Hello, again. Here is the shoulder pad tutorial I mentioned in my Sunglasses and Sunshine post. These days, shoulder pads have a bad reputation. They really are not the enemy, but rather an excellent way to balance out a silhouette!
Paper (to draft your preferred shoulder pad shape)
Scissors (one pair for the paper, one for the fabric)
Cotton Quilting Batting
Chalk or Fabric Pen
Lining Material (to cover batting)
Most shoulder pads are shaped as half of an ellipse. I have seen a few triangular shaped pads in vintage patterns, but the pointed edges can create problems with lighter-weight fabrics. And, of course, raglan armholes require a different shape entirely. Click here to read more »
Hello Britex fans! My name is Laura Mae and I blog over at Lilacs & Lace. I am absolutely thrilled to be the latest Britex Guest Blogger, and am even more excited to share my first project with you. And here it is!
Click here to read more »
If you haven’t met Sonya Philip of 100 Acts of Sewing, here’s your chance. She’ll be teaching our very first Pop-up Britex on March 14 where she’ll demonstrate all the skills necessary for making an a-line tunic dress. Here’s a peek into her creative process using two pieces of linen from the our online selection.
Why did you choose these fabrics for your project?
I adore linen. It is wonderful to work with and has a beautiful hand. Living in San Francisco, I find I can wear linen almost year-round. I chose the main fabric (Golden Wheat Linen/Silk Blend) primarily for the color–mustard and curry yellows just really speak to me right now. I wanted a strong contrast color and was taken by the richness of the Two-tone Raspberry Linen. Click here to read more »
Hello fellow fans of Britex Fabrics! My name is Nicole from Nicole at Home, and I’m so excited to be sharing one of my projects with this community today. As a resident of the Bay Area, I am absolutely thrilled and honored to be collaborating with Britex as a Guest Blogger.
Since I’m a part-time instructor at a local community college, I try to step up my wardrobe a little bit; I’m young-looking and a small person, so I have to make an effort to not look like a student! I had wanted to recreate a ready-to-wear top that fit well, and this partnership with Britex provided a great opportunity to work with one of their incredible solid-colored silks. Click here to read more »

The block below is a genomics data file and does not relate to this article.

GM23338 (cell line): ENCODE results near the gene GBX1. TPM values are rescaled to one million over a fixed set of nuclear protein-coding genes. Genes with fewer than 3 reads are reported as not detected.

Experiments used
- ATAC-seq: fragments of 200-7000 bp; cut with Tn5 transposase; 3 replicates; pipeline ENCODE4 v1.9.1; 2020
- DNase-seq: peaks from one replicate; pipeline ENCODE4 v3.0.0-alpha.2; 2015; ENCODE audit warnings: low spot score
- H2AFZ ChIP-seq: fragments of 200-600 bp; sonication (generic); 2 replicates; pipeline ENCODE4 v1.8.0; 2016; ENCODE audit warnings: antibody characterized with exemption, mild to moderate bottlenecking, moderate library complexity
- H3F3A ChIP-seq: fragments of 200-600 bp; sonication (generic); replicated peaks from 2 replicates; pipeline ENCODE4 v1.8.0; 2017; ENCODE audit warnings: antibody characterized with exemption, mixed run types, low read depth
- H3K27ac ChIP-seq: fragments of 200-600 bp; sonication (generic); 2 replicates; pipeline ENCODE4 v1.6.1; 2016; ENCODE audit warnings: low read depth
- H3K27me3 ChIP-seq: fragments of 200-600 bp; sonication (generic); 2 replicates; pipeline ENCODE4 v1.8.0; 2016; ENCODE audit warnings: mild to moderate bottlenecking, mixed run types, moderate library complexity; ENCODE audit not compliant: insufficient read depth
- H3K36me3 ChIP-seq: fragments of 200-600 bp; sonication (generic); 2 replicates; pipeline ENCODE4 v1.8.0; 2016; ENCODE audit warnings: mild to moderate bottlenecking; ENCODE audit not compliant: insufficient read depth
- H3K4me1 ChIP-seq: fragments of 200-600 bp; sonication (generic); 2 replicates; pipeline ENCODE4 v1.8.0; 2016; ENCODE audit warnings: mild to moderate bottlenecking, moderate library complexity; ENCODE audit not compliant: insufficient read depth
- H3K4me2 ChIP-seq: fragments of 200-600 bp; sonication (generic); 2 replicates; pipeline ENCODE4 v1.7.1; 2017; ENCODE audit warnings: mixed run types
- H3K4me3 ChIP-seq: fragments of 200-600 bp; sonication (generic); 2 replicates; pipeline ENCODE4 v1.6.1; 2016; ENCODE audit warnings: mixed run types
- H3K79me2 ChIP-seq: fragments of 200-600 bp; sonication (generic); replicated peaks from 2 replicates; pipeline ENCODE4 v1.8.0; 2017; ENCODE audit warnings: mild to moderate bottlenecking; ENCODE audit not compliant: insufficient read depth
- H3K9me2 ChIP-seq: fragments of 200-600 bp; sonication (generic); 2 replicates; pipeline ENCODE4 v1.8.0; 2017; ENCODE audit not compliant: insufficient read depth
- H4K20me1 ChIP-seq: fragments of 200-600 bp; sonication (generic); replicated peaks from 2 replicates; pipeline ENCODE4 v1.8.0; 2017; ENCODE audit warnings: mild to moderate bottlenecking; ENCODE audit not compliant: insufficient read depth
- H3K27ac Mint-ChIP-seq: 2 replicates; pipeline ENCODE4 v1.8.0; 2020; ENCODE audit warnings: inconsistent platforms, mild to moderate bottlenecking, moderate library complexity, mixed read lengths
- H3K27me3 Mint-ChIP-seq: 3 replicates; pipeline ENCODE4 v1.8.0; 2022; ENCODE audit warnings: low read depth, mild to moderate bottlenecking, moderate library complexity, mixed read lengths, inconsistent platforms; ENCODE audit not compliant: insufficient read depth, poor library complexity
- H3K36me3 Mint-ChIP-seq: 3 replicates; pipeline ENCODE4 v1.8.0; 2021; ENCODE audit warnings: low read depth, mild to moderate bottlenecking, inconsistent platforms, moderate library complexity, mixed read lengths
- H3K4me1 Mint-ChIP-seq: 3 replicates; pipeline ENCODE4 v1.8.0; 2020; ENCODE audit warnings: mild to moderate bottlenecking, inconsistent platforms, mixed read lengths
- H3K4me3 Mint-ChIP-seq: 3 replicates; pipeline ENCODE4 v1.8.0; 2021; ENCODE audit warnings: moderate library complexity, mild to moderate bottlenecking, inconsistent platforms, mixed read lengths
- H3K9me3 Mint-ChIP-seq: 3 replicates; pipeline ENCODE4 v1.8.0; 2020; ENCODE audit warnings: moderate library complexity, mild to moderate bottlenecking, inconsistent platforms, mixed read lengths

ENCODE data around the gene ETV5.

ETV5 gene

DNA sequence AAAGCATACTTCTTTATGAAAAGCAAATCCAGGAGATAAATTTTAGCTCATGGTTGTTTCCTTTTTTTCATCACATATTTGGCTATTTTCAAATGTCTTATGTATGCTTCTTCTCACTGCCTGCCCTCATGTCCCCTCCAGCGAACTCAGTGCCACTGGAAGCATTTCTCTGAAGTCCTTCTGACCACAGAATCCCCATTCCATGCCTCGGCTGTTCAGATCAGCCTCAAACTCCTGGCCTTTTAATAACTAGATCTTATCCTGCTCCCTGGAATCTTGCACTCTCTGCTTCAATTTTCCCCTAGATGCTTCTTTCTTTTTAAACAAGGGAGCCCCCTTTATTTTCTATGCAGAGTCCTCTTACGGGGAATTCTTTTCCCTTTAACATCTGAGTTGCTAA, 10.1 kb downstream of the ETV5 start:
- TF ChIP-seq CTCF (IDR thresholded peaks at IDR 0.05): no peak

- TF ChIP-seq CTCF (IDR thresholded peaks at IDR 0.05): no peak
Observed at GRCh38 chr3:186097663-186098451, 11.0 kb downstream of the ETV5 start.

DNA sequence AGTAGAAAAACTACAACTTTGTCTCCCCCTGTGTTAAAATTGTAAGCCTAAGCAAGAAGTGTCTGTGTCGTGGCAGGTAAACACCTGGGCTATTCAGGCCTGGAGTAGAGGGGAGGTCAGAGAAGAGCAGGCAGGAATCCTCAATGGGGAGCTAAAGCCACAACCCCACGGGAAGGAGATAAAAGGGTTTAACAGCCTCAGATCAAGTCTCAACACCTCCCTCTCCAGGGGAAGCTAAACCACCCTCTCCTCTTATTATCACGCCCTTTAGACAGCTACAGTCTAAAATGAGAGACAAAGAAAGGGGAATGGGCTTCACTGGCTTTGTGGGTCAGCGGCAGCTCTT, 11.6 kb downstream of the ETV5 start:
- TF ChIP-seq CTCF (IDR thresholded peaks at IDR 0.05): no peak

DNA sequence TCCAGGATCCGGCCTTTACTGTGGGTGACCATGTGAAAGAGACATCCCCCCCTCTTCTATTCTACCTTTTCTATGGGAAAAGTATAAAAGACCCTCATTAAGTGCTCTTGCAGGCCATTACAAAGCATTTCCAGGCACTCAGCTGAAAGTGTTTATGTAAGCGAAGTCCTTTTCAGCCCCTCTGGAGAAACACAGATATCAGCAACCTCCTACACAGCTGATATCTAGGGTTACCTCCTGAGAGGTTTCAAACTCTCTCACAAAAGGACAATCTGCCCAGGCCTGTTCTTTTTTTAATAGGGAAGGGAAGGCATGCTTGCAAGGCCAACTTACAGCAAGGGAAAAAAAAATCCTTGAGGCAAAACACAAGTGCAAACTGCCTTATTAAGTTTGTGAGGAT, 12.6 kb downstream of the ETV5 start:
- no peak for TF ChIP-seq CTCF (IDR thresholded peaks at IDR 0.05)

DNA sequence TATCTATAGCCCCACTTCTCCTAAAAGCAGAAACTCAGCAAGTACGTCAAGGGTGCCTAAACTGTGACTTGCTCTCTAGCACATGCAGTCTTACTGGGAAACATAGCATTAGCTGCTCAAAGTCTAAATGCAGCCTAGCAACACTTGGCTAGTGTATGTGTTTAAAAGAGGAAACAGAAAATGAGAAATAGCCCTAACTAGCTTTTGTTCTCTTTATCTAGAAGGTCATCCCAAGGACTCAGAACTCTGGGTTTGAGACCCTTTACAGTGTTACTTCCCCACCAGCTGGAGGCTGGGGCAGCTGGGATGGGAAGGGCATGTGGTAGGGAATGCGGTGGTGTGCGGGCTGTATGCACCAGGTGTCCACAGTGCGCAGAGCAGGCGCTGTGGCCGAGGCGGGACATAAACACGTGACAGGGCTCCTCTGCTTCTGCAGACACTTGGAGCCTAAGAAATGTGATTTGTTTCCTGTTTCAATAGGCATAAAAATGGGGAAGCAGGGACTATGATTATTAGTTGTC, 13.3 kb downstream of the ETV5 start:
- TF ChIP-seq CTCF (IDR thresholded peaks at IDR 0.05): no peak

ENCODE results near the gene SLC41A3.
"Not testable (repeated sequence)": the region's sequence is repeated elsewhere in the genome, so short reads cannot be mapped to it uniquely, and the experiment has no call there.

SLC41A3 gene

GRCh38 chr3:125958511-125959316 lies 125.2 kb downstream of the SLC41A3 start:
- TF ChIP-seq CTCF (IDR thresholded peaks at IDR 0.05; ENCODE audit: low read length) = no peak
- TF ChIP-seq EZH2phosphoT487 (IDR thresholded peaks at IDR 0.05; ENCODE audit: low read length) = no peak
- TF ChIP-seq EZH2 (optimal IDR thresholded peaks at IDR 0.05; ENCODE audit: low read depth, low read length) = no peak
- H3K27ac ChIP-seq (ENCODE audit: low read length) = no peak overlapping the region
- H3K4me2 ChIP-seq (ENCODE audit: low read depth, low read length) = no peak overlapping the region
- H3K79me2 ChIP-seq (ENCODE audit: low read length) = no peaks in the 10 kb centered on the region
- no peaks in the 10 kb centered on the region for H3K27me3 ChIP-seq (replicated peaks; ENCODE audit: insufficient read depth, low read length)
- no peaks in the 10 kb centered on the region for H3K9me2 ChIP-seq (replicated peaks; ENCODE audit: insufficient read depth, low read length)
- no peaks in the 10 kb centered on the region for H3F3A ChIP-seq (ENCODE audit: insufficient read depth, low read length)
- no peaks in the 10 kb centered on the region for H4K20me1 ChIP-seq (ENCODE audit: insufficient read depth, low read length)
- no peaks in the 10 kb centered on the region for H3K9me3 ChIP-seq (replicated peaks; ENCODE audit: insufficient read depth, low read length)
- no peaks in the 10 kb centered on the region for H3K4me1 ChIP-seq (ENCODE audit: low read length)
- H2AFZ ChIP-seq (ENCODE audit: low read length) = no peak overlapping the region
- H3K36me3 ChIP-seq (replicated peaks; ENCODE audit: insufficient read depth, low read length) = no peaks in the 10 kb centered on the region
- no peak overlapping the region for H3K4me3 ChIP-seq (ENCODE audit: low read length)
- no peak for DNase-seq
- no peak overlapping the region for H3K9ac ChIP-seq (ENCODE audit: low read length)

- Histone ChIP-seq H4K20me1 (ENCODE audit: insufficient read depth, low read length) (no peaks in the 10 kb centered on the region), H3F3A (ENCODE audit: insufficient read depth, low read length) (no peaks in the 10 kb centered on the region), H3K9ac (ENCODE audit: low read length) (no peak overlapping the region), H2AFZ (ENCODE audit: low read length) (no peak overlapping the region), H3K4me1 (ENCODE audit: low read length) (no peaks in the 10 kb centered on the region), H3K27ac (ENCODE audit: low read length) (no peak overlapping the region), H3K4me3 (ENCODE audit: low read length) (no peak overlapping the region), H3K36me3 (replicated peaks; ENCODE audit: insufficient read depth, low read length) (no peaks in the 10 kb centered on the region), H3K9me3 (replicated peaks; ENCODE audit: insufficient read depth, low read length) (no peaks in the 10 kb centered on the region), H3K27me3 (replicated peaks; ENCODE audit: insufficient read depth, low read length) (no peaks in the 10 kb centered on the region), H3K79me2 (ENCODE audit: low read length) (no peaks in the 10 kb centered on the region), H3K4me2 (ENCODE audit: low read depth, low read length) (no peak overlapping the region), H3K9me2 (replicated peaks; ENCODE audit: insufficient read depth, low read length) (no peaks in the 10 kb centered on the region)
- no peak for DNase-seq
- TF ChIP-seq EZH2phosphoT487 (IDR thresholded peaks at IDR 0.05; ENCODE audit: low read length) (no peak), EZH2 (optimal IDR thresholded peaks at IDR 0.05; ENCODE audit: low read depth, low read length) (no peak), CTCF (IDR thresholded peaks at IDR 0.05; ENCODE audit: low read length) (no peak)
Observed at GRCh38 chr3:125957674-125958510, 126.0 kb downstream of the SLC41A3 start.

Tasia from the fabulous Canadian sewing blog, Sewaholic: Sewing Projects, Tips and Inspiration for the Modern Seamstress made this step by step tutorial on how to understitch garments for neat facings and linings. Often this kind of attention to detail is what separates the cats from the kittens (so to speak!)
Jenni from the blog I Spy DIY made this easy-peasy tutorial for covering a hip flash in leather. We love the bold stripes…make one in your favorite colors. We’ll be sipping our mocktail from a flask covered in silver lizard, maroon, cobalt blue, and black stripes with all the leather bought on the 4th floor at Britex Fabrics.
As soon as we spied this pair of bloomer-esque panties, we knew that we needed to make a clutch of them for our favorite panty aficionados…and Cate from Australia and the craft blog Go Make Things obliged with a tutorial and pattern for these delectable bits of frippery! We love the sweet gathers and perky bows. This would be a lovely Valentine ’s Day project; sew them using silk from our online silk fabric sale, and lingerie elastic from our online lingerie selection! (sheer silk fabric category on sale through 1/31 and print silk fabric category on sale 2/1/13 – 2/14/13)
Hello again, I’m Kristin from skirt as top and today I’m here with a pretty silk shirt. This navy and ivory flocking bird print was completely irresistible to me, and I was so excited to make a beautiful flowy top out of it for my sister.
I started with one of my favorite patterns, the Wiksten Tank. As I’ve done before, I decided to add three quarter sleeves, which gives the shirt a bit more substance and slightly more formal look, while maintaining the ease of the pattern.
Today I’ll show you my method for adding the sleeves. Click here to read more »
San Francisco preppy well dressed man and fashion blogger, From Squalor to Baller, made this handy guide on updating jackets by replacing tawdry buttons with stylish ones, using classic horn buttons from the Britex Fabrics (and wrote about it.) We love that he carefully uses a needle to create some slack with the exterior button, and adds a back button for neatness and durability. He says, “A lot of people pay big bucks for things like hand-stitched horn buttons and you just did it yourself. Nice job.”
Lauren at Wearing History wrote a tutorial on preparing, designing, and machine sewing insertion lace onto garments. As she points out, delicate heirloom insertion lace is a delectable addition to Edwardian garments and undergarments. Prepare for the romance of the first days of spring by sewing a waft of a slip, or snappy tap panties with heirloom lace and silk chiffon (sheer silk on sale until 1/31/13) from Britex Fabrics.